Fri., May 19, St. Peter Celestine (Patron saint:
      bookbinders). Solitude with God: "To speak heart to
      heart with God you must love to be with God alone; they
      who take pleasure in the society of the great will never
      hear God's voice," St. Celestine.

      Sat., May 20, St. Bernardine of Siena. Devotion to the
      holy name: Bernardine was a youth when he undertook the
      care of an old woman relation of his, who was destitute,
      bedridden, blind, and could hardly speak except to utter
      the holy name. He watched over her until her death. To
      understand the mysteries of Jesus, we too must become
      families with his friends, the poor, the suffering, and
      the sick.


      Order the 2005-2006 Liturgical Calendar and Lectionary,
      complete with the entire year's Sanctoral Cycle, at
      this link:


      7. Adam's Last Word

      It is Spring and there is so much going on! We have had
      little time to get out mid-month edition of the Chi Rho
      Connection, so this will have to serve for all of April.
      I hope you missed us, even a little!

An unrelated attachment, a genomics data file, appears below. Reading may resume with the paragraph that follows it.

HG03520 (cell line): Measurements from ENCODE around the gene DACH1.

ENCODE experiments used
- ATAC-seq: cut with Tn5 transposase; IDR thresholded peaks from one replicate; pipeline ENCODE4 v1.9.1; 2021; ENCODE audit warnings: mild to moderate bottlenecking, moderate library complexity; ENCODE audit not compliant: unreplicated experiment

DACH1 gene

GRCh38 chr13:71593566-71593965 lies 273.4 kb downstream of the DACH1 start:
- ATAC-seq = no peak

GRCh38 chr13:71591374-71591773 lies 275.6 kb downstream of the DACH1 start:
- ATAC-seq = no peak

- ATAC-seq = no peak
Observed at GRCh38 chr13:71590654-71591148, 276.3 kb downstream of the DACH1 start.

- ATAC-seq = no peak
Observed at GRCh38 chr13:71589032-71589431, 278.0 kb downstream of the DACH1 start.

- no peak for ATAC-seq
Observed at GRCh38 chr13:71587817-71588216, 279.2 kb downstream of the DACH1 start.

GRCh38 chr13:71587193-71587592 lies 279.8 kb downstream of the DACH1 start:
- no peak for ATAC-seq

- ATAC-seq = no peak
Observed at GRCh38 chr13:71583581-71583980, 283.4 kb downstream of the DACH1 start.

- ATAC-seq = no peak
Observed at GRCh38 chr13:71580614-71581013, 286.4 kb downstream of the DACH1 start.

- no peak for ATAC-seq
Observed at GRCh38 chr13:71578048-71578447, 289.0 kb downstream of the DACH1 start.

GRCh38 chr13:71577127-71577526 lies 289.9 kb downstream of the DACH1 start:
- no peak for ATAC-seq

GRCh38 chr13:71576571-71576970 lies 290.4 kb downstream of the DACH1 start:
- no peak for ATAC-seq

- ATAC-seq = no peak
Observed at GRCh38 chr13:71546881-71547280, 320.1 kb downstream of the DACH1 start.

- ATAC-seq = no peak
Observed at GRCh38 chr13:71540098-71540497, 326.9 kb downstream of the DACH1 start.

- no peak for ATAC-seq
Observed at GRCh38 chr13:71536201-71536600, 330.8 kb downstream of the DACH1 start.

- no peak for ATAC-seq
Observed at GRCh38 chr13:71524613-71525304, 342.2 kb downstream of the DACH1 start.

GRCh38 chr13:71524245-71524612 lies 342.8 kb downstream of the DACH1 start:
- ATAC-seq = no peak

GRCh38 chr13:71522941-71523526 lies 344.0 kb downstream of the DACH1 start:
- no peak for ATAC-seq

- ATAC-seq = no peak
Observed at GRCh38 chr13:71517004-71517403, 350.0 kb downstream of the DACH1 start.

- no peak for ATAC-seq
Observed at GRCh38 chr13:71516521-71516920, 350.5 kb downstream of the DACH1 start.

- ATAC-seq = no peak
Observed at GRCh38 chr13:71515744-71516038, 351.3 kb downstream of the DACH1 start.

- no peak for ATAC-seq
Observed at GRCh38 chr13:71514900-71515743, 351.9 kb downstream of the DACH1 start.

I really encourage you all to become Guardian Angels of
      Chi Rho Press. This will help us a lot as we prepare our
      next books for publication. Just $150 for a year will
      make you an important participant in this ministry.
      Thank you!


      I also hope you read carefully the letter from Nancy
      Wilson, Moderator of the Metropolitan Community Churches,
      concerning MCC's move into Eastern Europe. This is a
      very important area of ministry and I encourage your


      Thanks for your continuing support of Chi Rho Press.
      Look for the Chi Rho Connection again in mid May. Have
      a wonderful Easter Season.


      Please check out the Chi Rho Cards! Our line of
      greeting cards, by the talented New York artist Timothy
      Leetch, are now available. See the descriptions of the
      cards on our Web site at: http://www.chirhopress.com/products/cards.html.

      Order some cards today!


      Gracia y paz,

      R. Adam DeBaugh, Director, Adam@....


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      Copyright 2006, Chi Rho Press, Inc.